Pakistan’s provision of sanctuary for the Taliban-led insurgency remains the largest, but hardly the only, impediment to degrading or defeating it.

Pakistan’s provision of sanctuary for the Taliban-led insurgency remains the largest, but hardly the only, impediment to degrading or defeating it. Political disunity in Afghanistan and high levels of corruption are also major contributing factors. Although Kabul is not in danger of falling, the Afghan National Security Forces (ANSF) are struggling to hold ground since U.S. and NATO forces drew down. It is unclear how long they can sustain battlefield losses at the current rate. Although the Taliban is increasingly fragmented politically, they control more territory than at any time since 2001.14 Al Qaeda, AQIS, and ISKP exploited the situation to expand their operations in Afghanistan.15 U.S. and Afghan efforts rolled back ISKP, but the dangers that Taliban gains might enable the ISIS affiliate to regenerate or al-Qaeda to reconstitute its transnational attack capability remain. Simultaneously, the international consensus on Afghanistan that held since 2002 has eroded.

While Pakistan still supports the Taliban-led insurgency, it simultaneously continues to provide ground and air access for resupply and retrograde of equipment to U.S. and NATO forces in Afghanistan. The United States currently has approximately 8,500 troops in Afghanistan. They are augmented by approximately 4,000 more troops, primarily from NATO countries. There is less of a need for access than when the United States and NATO had tens of thousands of troops in Afghanistan. However, it is unclear how long resupply and retrograde could be maintained if this access were removed entirely.16

For the past three years, the U.S. mission has focused on targeting al Qaeda, ISKP, and any other terrorists that could directly threaten the American homeland or U.S. persons and infrastructure overseas. The narrowness of the mission makes it easier to achieve and to sustain. However, the ability to conduct this mission — at least in its current form — is contingent on a friendly Afghan government remaining in control of its territory. President Trump is considering sending 3,000 to 5,000 more troops to Afghanistan. Although the precise troop numbers and particulars of their deployment are still being mapped out, all indications are that these additional forces would not directly contribute to the counter-terrorism mission. Rather, they would be used for advisory missions to shore up the Afghan government forces fighting against the Taliban.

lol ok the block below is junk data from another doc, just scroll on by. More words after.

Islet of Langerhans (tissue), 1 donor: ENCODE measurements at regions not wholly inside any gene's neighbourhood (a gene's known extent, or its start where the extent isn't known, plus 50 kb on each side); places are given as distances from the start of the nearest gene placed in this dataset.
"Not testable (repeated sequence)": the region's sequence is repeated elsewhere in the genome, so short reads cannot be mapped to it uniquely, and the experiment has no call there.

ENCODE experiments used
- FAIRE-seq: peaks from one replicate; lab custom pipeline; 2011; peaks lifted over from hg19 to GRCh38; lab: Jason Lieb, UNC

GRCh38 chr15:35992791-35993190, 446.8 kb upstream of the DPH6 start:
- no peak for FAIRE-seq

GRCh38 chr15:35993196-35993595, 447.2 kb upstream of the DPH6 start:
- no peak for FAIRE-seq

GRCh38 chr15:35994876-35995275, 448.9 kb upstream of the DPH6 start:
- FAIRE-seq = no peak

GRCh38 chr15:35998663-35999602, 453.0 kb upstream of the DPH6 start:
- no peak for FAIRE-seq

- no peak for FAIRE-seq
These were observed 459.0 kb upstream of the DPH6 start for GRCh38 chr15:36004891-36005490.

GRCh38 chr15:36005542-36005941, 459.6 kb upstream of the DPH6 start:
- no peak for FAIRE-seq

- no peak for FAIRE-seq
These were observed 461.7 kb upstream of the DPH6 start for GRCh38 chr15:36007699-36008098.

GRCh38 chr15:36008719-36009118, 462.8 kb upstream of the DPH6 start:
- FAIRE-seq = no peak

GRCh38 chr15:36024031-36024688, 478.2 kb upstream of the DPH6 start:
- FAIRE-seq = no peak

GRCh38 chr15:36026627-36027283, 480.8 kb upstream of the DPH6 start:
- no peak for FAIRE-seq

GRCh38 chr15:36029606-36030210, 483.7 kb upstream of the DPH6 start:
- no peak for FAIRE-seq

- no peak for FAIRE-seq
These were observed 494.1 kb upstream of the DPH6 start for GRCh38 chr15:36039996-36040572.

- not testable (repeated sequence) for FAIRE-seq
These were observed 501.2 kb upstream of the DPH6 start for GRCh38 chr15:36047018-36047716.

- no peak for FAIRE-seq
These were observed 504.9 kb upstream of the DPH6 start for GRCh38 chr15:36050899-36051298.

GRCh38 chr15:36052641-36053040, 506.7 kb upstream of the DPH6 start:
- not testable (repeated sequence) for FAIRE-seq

It is unclear whether the White House has determined that buttressing the Afghans against the Taliban is necessary to achieve U.S. counter-terrorism objectives, is intended to shape conditions for a possible future political settlement, or expand American influence.17 China, Russia, and Iran are playing a bigger role in Afghanistan than in the past.18 All three countries may be more amenable to allowing for a stronger Taliban presence there than the United States would find acceptable.19 Sending additional U.S. forces to advise and assist Afghan government forces theoretically could help the United States regain influence and perhaps shape a future settlement. However, this presumes the administration has thought through not only what an acceptable endgame would be, but also how simply blunting Taliban gains — as opposed to sufficiently weakening the movement — achieves it. Pakistan, which remains critical to any settlement, has repeatedly spoiled attempted negotiations with the Taliban that it perceived would not serve its interests.20 Yet the potential for growing Russian and Iranian support to the Taliban could also further weaken Pakistani influence over the movement.